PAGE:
“I often make the point that a company can choose how to treat its employees. If a worker doesn’t like the conditions, they can go get a new job in the same field. It follows that if I don’t want to be amputated at the waist, I can apply to another broadcasting gig. So do you know of any other news outlets that will pay me thousands a day to parrot fifteen minutes of commentary supplied to me by lobbyist groups that don’t require my legs be removed?”

Rellentorn laughed.

“What do I need legs for anyway? I sit all day and I’m filmed from the neck up. Viewers don’t need to see my lower body to receive my expert opinions. For all you know, I could be a robot.”

He then made a buzzing sound and his head drooped forward. He stayed like that for a full minute.

Finally, he looked up, smiling.

“I’m kidding,” he said. “I’m still human. Trust me. Now if you’ll excuse me, I have an interview. I have to justify not giving food to starving people because it would take pennies away from the rich.”

IMAGINE-NATION! Imaginary Well-Regulated Militia Defends Homeland Against Imaginary Invading Caravan

Somewhere in the minds of pretend patriots, a fantasy battle is taking place.

On one side is the imaginary well-regulated militia. This civilian fighting force is ready to mobilize in times of the USA’s greatest need. All citizens who own firearms are militia members, as stated in the second amendment.

In reality, this force does not exist, is not regulated by anyone, and any clown can own a gun. In the world of fantasy, this imaginary disciplined militia is ready for action.

Facing the fake militia in this made-up battle is a non-existent invading caravan rushing the USA’s southern border.

This illusive horde originated somewhere in Central America. Its members are an unlikely combination of Mexican gangs, Islamic terrorists, and Black Lives Matter activists. Other personnel include anyone else the imaginary militia hate-fears, regardless of geopolitical improbability.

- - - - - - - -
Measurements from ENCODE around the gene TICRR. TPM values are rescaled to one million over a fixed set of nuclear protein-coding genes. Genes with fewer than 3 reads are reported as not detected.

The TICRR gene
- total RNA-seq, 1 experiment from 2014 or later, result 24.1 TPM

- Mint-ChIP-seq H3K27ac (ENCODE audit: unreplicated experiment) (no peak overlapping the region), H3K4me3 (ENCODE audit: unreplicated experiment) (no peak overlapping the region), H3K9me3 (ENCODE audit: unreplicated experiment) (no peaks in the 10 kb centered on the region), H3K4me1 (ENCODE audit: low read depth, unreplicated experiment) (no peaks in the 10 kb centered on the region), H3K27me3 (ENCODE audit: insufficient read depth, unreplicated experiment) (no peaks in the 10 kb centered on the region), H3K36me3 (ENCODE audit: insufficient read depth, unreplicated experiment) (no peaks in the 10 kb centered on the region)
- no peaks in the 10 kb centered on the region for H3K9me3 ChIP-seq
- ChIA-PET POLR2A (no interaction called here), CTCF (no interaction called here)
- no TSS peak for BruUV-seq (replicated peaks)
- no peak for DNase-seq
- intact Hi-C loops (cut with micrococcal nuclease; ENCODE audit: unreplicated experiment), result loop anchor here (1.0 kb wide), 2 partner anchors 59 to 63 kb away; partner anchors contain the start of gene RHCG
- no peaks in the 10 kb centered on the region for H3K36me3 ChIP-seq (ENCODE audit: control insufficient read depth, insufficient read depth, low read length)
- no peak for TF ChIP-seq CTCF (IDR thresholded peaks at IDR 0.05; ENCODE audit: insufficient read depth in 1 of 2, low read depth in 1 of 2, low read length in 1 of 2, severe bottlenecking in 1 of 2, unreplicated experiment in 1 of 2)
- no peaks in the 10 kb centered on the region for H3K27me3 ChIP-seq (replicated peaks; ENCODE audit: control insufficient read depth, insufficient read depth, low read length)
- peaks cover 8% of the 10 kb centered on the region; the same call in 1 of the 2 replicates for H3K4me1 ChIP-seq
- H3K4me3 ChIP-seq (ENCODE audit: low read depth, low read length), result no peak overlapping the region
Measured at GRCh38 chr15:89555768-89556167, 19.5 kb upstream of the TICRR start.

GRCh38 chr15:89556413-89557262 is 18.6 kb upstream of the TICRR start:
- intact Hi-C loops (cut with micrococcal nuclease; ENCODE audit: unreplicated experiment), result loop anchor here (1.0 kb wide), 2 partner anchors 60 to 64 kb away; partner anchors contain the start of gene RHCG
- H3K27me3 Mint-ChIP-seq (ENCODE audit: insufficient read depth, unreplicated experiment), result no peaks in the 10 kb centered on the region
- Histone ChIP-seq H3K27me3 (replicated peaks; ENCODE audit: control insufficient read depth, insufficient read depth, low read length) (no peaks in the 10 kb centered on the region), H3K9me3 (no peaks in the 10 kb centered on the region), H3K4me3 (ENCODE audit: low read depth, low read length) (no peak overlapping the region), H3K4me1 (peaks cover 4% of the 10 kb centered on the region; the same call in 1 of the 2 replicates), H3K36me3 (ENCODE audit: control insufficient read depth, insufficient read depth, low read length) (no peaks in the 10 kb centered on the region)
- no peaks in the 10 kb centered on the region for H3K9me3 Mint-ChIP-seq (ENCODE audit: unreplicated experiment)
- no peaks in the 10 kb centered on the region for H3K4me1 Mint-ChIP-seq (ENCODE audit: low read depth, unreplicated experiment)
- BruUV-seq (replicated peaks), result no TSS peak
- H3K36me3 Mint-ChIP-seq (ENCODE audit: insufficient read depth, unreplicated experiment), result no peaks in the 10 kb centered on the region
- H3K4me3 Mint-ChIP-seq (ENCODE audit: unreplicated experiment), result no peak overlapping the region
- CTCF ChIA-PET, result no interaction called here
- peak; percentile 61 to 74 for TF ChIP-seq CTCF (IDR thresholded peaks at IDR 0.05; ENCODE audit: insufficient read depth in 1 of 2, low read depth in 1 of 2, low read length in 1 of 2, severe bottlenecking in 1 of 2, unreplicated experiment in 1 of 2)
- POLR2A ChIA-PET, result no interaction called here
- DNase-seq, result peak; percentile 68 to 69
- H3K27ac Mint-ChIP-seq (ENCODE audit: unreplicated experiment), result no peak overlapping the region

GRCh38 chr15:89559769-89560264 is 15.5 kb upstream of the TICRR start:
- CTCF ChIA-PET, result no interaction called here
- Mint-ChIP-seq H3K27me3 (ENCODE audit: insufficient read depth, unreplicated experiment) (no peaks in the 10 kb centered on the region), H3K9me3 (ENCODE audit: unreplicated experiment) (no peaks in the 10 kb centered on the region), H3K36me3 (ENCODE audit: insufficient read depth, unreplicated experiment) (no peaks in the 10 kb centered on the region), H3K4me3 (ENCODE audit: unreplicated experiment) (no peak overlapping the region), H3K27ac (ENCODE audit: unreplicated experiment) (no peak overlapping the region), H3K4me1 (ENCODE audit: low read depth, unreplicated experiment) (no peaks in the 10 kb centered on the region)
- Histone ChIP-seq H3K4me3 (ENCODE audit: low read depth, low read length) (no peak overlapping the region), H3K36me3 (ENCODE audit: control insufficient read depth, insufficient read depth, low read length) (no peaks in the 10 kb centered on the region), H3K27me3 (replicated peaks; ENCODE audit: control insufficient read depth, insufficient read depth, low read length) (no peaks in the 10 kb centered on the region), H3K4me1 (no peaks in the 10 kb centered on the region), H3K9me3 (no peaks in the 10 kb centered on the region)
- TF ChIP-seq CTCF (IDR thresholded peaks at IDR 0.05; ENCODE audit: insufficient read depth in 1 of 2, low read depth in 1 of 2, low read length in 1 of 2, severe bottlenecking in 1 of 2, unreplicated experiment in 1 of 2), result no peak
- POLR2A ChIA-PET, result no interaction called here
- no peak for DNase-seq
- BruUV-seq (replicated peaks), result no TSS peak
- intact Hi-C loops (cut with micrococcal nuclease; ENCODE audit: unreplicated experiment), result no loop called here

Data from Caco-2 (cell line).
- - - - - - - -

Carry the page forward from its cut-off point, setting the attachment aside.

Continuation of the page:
This mythical caravan progresses like a slasher in a bad horror movie. It moves slowly, then suddenly appears near. Its location varies, depending on which imaginary militia member you ask. Some say it’s been heading north for years, others say it’s already at the USA’s border.

In reality, immigrants are the usual blend of the desperate and the hopeful, the good and evil. They are running from violence or searching for opportunity. Most are some combination of all that.

But in the imaginations of the fictional well-regulated militia, the pretend caravan is an army of murderous goons. And right now in this world of make-believe, the two fictitious sides are lining up for imaginary battle.

The fantasy militia has been mobilized by its non-existent regulating body. Pretend patriots from all fifty states have tearfully kissed their loved ones before rushing to the southern border.

Across the invisible line dividing the USA and Mexico, the mythical horde charges. The terror-beasts of these illusive invaders are praying to a non-Christian demon-god. Their mythical goal is singular: the destruction of the USA and genocidal decimation of her populace.

Please note that none of this is real… except for the strong belief that it is.

FORCE-FED FOMO! New App Saves Users Time by Automatically Posting Fake Stories of How Great their Lives Are